I follow several blogs on the internetosphere (it’s a word, look it up…no, don’t, it’s really not and you’ll likely just break Google) Through my random wanderings I’ve run across several comments following these posts that, to me, give The Faithful an idea of what the world sees in way too many of us, and what they’re honestly looking for. There’s a common theme throughout these comments, actually several, and it led me to think of the following scripture: Matthew 5:13-16 “You are the salt of the earth. But if the salt loses its saltiness, how can it be made salty again? It is no longer good for anything, except to be thrown out and trampled underfoot. You are the light of the world. A town built on a hill cannot be hidden. Neither do people light a lamp and put it under a bowl. Instead they put it on its stand, and it gives light to everyone in the house. In the same way, let your light shine before others, that they may see your good deeds and glorify your Father in heaven.”
Here are just a few examples:
~”First, as a non-christian, I have to say I liked your post very much. I wanted to add that it’s not only Christians out there, but people from all kinds of religions and beliefs. Most humans on this earth believe in God, they all want Him to love and forgive their sins and yet they fail to see that he loves each and every one of us despite our actions. They fail to forgive and love others the way God created them, not thinking that their love and forgiveness and acceptance of God’s will in his creations is a part of believing in his power and overrule of this world.”
~”Each day we see countless crimes committed in the name of God, all seeking to make everybody follow their religion. I tell you what, if God wanted us all to believe and act and be the same, he would have created us that way. Nothing wrong with not agreeing with others beliefs, but mighty wrong to hurt them for it.”
~”I wish more people were as open to hearing and bearing with others opinions, no matter how they looked at them. If we could all just accept that God made us the way we are, and he only wishes for us to do good with what he gave us, that killing, hating and cursing at each other is never good no matter how right we thought we are, this world will be so much happier and maybe we’ll get some peace in it.”
~”There are so many points made in this that I often discuss with my Christian friends. I really appreciate this post even as a non-Christian. It isn’t that I don’t believe, it’s that I have not had a true understanding by the Bible’s definition of what it means to be a Christian. I see Christians who hate all the time. Christians who sin left and right but judge you when you do the same.”
~”I’ve always believed there was a higher standard for Christian behavior that I have never actually witnessed. That’s not saying I thought they were supposed to be perfect, because every fool on the Earth knows better than that for any other human being, but I did always believe that they were doing it all wrong. I have read the Bible and it’s a very simple concept when thinking of the followers of Christ, and that was based on 10 commandments. They aren’t easy rules to follow sure, but when I don’t even see Christians loving one another, how am I supposed to look at them any different than myself?”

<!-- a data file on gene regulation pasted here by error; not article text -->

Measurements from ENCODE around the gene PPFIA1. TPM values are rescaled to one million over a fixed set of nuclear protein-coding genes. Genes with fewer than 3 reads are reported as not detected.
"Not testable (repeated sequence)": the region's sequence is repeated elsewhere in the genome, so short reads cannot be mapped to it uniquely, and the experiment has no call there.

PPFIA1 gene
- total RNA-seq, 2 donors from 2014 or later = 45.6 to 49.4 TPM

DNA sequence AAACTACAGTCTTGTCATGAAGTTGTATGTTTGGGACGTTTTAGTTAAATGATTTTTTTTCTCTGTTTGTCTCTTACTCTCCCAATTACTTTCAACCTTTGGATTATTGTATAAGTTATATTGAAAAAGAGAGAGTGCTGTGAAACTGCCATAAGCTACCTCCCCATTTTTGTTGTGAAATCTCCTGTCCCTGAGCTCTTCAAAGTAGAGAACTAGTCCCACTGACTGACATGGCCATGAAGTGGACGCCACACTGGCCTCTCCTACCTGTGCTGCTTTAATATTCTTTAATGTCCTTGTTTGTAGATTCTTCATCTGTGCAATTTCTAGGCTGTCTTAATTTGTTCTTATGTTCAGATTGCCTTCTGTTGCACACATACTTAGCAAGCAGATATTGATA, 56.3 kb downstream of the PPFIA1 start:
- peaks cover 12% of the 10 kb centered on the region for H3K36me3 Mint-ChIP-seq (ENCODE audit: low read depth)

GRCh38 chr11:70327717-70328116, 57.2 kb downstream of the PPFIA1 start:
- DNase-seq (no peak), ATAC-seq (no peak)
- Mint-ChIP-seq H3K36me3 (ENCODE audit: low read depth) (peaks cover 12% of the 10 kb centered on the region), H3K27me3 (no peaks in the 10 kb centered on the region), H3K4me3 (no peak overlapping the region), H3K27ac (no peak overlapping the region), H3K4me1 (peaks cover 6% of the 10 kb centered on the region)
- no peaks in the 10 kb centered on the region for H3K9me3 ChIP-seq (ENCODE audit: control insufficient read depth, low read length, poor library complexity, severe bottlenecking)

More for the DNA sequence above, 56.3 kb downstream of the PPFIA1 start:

~”You have to practice what you preach; it is the only way to get people to see what you’re all about in the right way.”
~It both fascinates and frustrates me that people who self-profess not to have a belief in Christ of The Way have such a better handle on what it means to be a Christian than many who DO profess to these beliefs. It’s like someone who has never set foot in a kitchen in their life telling a master baker how to put the ingredients together for a cake…and they’re right!”
~”We live in a broken world, and we’re all broken. The minute we adopt a “see no evil, hear no evil…” attitude, we shut ourselves out of any potential opportunity toward learning and correction, as well as any momentum toward fixing our damaged selves and being able to turn to our neighbor, whether believer or not, and walking with them…”
Granted, they’re not perfect in their understanding of what it means to be a Christian…but, then again, apparently neither are we. And in the end, who is it that has the work cut out for them to do in the world. Not those that are far from God. It’s not their job, at least initially, to seek out some form of faith and belief beyond themselves, let alone discern which is the correct one. The onus lies on us: the “Children of Light” who are given the task, not only to “go and make disciples of all nations…teaching them…” (emphasis mine), but to give them a living, breathing, compassionate, grace-filled example of what it means, what it looks like, to have your life changed by the Holy Spirit.
I can think of no better, no more effective teacher, than one who teaches through action. The world is watching. Not listening, watching. Our words account for nothing. What are we showing them.